March 2004 Archives

This tool is undeservedly forgotten, but frequently asked and usually hard to find (somehow it's constantly moving around MSDN breaking the links). I'm talking about "Internet Explorer Tools for Validating XML and Viewing XSLT Output". IE out of box doesn't allow you to validate XML, the only way is to write some script. Also when you open an XML document with attached XSLT stylesheet in IE you cannot view the result of an XSL Transformation, instead View Source shows source XML. These regrettable omissions make it hard to work with schemas and XSLT with bare IE.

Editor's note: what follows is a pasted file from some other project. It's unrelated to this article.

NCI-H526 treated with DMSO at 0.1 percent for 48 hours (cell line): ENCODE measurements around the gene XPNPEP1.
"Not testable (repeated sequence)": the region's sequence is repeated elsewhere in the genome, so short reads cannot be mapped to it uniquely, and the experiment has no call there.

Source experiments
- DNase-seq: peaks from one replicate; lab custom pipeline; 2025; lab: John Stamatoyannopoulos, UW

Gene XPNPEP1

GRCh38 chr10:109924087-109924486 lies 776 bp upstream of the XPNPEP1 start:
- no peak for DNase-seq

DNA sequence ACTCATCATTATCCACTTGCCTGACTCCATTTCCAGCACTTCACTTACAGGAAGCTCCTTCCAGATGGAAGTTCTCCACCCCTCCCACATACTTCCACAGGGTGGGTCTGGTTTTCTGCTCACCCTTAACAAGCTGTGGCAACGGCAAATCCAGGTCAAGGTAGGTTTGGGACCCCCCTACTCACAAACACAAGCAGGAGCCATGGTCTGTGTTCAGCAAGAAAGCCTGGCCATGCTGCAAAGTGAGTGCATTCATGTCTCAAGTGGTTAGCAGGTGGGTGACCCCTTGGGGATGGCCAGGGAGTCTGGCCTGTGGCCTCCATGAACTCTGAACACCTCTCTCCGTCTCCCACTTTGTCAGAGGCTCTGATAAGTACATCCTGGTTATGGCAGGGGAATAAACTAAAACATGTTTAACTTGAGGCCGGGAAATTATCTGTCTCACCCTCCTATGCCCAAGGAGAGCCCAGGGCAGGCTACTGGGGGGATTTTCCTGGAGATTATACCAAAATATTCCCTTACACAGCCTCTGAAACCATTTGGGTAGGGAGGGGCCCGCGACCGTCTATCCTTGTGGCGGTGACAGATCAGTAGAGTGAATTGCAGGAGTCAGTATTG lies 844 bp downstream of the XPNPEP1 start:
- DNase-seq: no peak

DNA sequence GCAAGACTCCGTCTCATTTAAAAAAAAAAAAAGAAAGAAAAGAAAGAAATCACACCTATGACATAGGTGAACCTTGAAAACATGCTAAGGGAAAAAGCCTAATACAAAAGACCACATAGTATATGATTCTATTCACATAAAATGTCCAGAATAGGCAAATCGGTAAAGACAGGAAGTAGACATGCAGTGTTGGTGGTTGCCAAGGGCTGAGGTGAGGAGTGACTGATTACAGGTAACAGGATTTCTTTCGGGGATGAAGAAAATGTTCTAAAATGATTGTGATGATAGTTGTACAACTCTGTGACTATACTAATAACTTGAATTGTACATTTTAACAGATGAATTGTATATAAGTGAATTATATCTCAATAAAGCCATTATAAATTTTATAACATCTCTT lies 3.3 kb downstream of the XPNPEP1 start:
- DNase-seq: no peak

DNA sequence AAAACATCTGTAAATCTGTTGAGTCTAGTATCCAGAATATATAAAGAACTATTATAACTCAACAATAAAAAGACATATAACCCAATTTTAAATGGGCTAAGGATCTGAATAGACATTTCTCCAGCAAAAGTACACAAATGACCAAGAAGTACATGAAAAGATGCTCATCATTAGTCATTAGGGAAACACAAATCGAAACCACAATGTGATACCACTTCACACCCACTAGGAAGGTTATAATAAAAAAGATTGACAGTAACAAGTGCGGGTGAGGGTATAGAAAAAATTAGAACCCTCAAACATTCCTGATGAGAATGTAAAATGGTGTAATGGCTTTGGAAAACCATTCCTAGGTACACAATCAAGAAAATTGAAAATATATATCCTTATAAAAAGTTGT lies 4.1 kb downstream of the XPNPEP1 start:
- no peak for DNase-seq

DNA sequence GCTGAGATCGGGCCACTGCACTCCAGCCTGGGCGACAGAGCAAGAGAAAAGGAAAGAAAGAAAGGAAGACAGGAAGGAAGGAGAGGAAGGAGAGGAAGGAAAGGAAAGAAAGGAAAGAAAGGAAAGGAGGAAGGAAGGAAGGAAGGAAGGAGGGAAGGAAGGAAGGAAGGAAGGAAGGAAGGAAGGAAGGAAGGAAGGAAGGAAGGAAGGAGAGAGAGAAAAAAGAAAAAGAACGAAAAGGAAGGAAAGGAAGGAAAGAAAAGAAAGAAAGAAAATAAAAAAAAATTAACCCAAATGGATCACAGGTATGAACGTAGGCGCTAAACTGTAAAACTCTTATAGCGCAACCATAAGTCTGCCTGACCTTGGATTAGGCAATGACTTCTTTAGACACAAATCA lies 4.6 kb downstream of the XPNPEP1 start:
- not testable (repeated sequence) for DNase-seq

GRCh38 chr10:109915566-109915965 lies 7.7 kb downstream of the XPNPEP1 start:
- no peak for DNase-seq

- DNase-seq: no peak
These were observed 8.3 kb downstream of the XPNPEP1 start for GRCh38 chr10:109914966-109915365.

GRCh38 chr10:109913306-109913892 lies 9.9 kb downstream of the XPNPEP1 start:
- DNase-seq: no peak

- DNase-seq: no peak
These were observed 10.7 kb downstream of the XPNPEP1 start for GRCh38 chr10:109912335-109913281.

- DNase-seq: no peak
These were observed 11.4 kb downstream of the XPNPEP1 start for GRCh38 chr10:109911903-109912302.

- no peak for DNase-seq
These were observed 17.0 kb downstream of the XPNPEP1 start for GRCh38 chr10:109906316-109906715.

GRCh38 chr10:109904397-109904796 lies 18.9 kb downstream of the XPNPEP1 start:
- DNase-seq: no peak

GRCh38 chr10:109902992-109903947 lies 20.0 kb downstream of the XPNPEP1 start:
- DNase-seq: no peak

Enter "IE Tools for Validating XML and Viewing XSLT Output" - Microsoft add-in for IE, which adds two commands into the browser's context menu - "Validate XML" and "View XSL Output". Very useful, a must to have for any XML developer. And implementation is soooo simple, just few lines of javascript. I wonder - can Microsoft make it into the core Internet Explorer code so it's available in each IE without additional add-in installation?

Chernobyl chronicles

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Ivan posts a link to the "GHOST TOWN" - a story of a real girl riding on a motorbike through the closed Chernobyl area, where nuclear powerplant has exploded back in 1986. Lots of fantastic photos. Abandoned cities 18 years after the disaster. Deadly amazing and sad story.